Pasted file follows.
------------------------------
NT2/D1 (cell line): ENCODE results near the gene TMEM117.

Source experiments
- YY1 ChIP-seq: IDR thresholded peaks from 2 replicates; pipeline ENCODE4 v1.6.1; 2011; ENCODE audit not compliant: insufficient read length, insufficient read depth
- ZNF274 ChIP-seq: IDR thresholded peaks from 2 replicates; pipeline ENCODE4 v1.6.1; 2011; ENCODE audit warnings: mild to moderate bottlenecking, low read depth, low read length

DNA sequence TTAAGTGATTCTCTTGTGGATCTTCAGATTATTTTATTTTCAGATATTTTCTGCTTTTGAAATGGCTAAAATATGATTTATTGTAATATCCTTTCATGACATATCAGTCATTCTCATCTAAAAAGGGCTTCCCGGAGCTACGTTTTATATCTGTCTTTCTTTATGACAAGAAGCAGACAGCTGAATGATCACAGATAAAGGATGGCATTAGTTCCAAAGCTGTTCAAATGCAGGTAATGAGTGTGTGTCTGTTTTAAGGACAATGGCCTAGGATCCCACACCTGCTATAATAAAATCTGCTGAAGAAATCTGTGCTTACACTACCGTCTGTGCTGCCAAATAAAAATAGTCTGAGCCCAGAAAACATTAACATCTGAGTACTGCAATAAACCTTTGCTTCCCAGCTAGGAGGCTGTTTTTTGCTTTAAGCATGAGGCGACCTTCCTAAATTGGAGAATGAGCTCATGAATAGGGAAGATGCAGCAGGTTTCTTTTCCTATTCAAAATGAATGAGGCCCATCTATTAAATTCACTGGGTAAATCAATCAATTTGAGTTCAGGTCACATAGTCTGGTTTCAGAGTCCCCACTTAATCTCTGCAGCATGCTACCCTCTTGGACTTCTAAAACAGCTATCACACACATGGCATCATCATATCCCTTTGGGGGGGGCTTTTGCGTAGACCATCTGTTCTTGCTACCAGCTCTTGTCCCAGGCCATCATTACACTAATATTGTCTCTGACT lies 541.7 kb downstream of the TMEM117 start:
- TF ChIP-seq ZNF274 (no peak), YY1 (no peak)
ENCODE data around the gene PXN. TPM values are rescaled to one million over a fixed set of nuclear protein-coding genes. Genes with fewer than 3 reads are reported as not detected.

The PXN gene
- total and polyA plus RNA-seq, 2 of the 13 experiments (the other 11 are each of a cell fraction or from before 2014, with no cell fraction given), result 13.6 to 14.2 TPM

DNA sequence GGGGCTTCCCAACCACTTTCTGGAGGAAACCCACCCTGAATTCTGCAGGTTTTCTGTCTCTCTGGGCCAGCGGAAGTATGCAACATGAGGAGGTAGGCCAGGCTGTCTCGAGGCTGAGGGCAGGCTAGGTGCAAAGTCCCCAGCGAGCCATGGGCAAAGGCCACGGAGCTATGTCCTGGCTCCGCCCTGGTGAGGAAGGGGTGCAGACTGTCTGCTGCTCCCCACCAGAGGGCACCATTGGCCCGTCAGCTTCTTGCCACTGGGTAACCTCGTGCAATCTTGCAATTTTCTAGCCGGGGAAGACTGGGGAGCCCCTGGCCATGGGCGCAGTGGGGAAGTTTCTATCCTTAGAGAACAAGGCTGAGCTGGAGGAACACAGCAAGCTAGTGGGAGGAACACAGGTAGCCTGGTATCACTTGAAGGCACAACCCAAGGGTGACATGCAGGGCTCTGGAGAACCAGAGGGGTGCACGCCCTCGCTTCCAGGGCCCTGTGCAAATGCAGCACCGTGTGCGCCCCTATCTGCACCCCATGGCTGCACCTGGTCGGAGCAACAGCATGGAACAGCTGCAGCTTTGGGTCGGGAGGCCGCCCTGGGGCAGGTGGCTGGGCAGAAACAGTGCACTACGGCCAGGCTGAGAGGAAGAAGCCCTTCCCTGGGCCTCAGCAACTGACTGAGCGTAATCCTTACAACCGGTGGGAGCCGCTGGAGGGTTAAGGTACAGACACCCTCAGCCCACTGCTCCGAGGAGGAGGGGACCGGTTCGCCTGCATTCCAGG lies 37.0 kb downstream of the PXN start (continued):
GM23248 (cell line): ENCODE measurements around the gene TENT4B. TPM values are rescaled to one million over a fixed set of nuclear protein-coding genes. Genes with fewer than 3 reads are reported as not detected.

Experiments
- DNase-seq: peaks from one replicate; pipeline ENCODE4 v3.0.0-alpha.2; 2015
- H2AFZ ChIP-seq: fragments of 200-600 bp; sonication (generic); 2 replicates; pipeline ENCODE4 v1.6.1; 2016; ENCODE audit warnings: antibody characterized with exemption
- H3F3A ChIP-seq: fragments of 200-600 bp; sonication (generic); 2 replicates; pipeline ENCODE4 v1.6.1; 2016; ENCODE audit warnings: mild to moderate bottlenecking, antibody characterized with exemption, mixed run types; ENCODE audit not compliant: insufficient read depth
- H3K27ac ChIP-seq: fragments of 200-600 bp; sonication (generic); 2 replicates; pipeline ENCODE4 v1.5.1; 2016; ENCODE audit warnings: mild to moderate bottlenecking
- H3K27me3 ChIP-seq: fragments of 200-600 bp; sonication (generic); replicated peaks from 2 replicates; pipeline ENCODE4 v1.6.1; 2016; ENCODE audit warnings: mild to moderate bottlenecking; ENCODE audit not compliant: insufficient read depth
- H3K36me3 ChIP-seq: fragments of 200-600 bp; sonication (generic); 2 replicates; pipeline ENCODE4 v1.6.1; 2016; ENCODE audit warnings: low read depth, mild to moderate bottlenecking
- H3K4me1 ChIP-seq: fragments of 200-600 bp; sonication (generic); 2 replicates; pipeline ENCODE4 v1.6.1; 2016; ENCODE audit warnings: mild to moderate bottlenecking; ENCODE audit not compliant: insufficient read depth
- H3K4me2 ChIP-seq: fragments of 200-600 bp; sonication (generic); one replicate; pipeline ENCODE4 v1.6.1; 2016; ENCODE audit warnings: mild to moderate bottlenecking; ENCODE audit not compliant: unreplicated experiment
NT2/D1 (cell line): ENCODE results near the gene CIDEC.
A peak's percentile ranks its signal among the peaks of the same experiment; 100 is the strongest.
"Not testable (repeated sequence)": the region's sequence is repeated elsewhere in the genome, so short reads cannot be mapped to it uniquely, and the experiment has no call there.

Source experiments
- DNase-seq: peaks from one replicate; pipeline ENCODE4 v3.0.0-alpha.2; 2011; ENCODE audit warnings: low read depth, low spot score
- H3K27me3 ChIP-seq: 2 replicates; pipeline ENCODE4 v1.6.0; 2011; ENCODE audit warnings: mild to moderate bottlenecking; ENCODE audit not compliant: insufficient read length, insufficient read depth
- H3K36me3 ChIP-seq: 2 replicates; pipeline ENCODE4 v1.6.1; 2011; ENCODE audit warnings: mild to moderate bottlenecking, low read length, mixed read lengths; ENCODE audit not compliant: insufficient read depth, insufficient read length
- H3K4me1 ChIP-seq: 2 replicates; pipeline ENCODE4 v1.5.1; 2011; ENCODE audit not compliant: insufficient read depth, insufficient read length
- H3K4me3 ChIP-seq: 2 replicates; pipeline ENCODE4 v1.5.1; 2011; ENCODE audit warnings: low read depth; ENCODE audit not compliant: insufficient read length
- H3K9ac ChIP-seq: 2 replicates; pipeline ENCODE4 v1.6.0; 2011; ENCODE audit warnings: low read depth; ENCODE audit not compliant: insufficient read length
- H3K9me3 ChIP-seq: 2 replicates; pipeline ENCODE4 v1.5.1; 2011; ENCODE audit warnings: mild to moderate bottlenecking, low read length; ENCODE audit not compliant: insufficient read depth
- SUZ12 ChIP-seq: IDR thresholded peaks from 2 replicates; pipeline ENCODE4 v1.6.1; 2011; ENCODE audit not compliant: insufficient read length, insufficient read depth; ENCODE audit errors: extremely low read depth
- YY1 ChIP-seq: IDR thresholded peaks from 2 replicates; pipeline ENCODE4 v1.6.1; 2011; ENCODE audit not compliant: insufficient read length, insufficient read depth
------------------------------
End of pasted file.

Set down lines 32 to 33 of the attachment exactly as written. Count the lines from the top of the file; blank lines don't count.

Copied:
- SUZ12 ChIP-seq: IDR thresholded peaks from 2 replicates; pipeline ENCODE4 v1.6.1; 2011; ENCODE audit not compliant: insufficient read length, insufficient read depth; ENCODE audit errors: extremely low read depth
- YY1 ChIP-seq: IDR thresholded peaks from 2 replicates; pipeline ENCODE4 v1.6.1; 2011; ENCODE audit not compliant: insufficient read length, insufficient read depth